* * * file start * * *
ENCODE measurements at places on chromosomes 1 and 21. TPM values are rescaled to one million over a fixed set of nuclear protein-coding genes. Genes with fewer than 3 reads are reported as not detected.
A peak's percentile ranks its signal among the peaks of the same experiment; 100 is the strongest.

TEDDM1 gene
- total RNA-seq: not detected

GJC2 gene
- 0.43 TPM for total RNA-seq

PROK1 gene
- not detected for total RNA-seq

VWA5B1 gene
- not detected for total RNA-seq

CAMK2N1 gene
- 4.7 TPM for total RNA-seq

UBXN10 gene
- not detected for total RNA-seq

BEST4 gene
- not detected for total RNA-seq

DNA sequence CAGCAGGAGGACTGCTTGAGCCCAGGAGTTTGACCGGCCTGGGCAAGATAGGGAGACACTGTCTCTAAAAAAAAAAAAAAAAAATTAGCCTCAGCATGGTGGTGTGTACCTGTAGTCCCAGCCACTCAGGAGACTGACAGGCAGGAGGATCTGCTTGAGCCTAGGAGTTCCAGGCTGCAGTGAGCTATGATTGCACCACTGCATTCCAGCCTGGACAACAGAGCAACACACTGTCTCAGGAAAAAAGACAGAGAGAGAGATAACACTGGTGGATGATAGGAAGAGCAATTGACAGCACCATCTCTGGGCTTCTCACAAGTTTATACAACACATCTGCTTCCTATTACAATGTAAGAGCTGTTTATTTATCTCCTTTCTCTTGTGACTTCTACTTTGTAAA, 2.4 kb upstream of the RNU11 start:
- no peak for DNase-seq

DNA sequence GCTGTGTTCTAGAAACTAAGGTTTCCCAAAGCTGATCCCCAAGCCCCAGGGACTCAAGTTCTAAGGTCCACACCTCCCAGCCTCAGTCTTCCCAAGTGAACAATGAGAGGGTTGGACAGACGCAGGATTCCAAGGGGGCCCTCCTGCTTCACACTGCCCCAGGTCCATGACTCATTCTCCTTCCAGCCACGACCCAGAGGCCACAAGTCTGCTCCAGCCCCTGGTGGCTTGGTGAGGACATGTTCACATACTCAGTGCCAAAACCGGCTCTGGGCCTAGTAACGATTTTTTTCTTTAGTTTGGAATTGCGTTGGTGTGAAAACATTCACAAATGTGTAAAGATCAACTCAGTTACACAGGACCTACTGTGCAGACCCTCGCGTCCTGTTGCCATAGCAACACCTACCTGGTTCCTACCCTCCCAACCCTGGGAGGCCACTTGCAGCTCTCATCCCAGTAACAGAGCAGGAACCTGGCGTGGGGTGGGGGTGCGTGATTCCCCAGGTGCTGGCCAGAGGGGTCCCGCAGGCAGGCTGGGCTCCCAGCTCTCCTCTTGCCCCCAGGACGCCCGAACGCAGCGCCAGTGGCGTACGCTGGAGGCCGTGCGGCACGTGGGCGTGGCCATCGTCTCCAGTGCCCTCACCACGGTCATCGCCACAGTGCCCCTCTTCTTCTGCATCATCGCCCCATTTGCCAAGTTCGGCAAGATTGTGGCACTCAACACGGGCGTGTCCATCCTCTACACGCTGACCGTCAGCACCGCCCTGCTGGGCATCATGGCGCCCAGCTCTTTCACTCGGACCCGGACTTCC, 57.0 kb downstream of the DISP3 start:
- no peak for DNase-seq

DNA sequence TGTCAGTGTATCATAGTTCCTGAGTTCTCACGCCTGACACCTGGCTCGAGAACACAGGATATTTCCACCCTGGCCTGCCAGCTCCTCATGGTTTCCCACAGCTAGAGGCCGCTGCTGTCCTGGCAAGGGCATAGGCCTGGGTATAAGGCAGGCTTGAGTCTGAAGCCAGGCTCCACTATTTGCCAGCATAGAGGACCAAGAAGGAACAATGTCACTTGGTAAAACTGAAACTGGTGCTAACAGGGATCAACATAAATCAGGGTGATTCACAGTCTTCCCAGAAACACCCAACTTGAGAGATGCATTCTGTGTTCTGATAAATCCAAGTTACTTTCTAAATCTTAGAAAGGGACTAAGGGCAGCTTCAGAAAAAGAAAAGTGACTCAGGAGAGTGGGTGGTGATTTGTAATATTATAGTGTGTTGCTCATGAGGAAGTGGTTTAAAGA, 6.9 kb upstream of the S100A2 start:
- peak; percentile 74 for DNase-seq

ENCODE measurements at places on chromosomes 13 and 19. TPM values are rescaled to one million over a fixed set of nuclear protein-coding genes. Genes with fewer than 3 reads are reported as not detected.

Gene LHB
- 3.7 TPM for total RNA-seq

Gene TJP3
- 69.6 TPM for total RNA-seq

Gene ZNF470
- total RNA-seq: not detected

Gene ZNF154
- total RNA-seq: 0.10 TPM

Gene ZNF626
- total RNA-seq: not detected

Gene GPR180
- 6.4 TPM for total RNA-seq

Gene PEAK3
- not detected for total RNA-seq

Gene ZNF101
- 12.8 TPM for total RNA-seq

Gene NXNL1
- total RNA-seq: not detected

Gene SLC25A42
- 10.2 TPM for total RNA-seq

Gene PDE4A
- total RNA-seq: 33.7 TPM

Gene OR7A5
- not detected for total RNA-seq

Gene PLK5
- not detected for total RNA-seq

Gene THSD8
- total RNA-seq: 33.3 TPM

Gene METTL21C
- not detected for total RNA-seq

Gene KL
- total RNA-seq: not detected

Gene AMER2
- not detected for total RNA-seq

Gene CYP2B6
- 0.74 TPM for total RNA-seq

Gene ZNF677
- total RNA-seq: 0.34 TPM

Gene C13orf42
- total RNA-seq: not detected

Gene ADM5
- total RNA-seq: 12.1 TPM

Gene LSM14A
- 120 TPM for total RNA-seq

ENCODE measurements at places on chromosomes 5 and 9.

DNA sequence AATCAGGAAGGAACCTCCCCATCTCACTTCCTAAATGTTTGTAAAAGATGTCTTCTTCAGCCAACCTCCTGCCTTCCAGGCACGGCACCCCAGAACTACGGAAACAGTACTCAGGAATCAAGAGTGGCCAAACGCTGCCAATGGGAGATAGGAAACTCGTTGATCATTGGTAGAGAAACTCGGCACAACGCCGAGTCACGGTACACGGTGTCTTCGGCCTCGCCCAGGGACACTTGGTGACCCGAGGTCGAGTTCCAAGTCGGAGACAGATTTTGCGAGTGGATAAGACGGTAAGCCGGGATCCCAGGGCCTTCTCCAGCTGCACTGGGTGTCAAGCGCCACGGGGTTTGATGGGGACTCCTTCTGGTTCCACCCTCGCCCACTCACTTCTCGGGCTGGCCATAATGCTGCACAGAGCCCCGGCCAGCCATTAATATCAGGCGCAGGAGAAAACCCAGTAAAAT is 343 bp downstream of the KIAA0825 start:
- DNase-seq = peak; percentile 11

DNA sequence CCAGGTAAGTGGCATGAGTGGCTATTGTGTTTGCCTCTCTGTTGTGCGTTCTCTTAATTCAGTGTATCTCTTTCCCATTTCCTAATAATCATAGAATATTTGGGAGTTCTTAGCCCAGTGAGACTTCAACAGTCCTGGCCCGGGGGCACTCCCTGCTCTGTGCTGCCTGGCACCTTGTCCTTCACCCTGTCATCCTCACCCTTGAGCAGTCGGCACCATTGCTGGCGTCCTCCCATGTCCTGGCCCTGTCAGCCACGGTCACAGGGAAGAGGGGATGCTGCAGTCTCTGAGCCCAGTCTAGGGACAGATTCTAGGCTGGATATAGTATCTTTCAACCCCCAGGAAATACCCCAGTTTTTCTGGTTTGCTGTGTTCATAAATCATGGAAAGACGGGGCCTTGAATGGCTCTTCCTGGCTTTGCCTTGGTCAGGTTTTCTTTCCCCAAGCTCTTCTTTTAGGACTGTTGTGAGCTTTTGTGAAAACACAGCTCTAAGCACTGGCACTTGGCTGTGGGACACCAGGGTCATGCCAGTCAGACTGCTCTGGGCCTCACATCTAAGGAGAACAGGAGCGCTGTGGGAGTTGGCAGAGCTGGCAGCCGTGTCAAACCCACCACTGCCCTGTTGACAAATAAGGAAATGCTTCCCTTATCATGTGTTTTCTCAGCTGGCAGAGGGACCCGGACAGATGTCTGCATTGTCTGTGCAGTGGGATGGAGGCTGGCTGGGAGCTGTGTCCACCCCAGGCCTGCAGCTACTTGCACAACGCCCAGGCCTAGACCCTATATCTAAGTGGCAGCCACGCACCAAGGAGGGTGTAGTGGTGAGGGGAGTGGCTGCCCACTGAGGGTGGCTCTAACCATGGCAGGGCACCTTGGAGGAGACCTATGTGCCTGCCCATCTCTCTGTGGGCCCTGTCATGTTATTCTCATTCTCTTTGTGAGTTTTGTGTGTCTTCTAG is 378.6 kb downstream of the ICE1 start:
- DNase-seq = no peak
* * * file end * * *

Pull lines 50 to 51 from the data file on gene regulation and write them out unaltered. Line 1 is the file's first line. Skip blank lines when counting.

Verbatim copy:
Gene THSD8
- total RNA-seq: 33.3 TPM